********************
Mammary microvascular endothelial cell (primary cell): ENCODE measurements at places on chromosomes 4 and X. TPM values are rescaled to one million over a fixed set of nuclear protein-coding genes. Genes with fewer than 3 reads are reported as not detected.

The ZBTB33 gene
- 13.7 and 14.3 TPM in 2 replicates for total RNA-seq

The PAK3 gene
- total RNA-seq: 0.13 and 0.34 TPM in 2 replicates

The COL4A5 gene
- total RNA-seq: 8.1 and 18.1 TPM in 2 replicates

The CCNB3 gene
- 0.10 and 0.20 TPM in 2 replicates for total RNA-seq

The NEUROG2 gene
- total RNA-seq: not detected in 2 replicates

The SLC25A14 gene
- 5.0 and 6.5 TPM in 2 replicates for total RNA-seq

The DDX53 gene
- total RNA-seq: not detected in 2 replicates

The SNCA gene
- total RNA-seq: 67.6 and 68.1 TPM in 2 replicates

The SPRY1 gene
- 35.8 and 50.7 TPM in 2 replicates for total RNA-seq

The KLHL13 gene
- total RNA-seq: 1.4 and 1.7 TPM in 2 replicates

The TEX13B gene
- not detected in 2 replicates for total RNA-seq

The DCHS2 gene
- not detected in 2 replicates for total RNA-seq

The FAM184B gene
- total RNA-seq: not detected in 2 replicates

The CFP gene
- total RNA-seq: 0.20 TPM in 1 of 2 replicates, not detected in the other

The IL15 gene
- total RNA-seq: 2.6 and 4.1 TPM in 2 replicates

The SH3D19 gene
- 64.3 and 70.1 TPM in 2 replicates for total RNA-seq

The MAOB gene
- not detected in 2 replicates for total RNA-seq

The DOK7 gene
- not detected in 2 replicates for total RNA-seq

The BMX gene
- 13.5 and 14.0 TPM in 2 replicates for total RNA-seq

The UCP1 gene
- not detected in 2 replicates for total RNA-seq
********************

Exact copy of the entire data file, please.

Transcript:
Mammary microvascular endothelial cell (primary cell): ENCODE measurements at places on chromosomes 4 and X. TPM values are rescaled to one million over a fixed set of nuclear protein-coding genes. Genes with fewer than 3 reads are reported as not detected.

The ZBTB33 gene
- 13.7 and 14.3 TPM in 2 replicates for total RNA-seq

The PAK3 gene
- total RNA-seq: 0.13 and 0.34 TPM in 2 replicates

The COL4A5 gene
- total RNA-seq: 8.1 and 18.1 TPM in 2 replicates

The CCNB3 gene
- 0.10 and 0.20 TPM in 2 replicates for total RNA-seq

The NEUROG2 gene
- total RNA-seq: not detected in 2 replicates

The SLC25A14 gene
- 5.0 and 6.5 TPM in 2 replicates for total RNA-seq

The DDX53 gene
- total RNA-seq: not detected in 2 replicates

The SNCA gene
- total RNA-seq: 67.6 and 68.1 TPM in 2 replicates

The SPRY1 gene
- 35.8 and 50.7 TPM in 2 replicates for total RNA-seq

The KLHL13 gene
- total RNA-seq: 1.4 and 1.7 TPM in 2 replicates

The TEX13B gene
- not detected in 2 replicates for total RNA-seq

The DCHS2 gene
- not detected in 2 replicates for total RNA-seq

The FAM184B gene
- total RNA-seq: not detected in 2 replicates

The CFP gene
- total RNA-seq: 0.20 TPM in 1 of 2 replicates, not detected in the other

The IL15 gene
- total RNA-seq: 2.6 and 4.1 TPM in 2 replicates

The SH3D19 gene
- 64.3 and 70.1 TPM in 2 replicates for total RNA-seq

The MAOB gene
- not detected in 2 replicates for total RNA-seq

The DOK7 gene
- not detected in 2 replicates for total RNA-seq

The BMX gene
- 13.5 and 14.0 TPM in 2 replicates for total RNA-seq

The UCP1 gene
- not detected in 2 replicates for total RNA-seq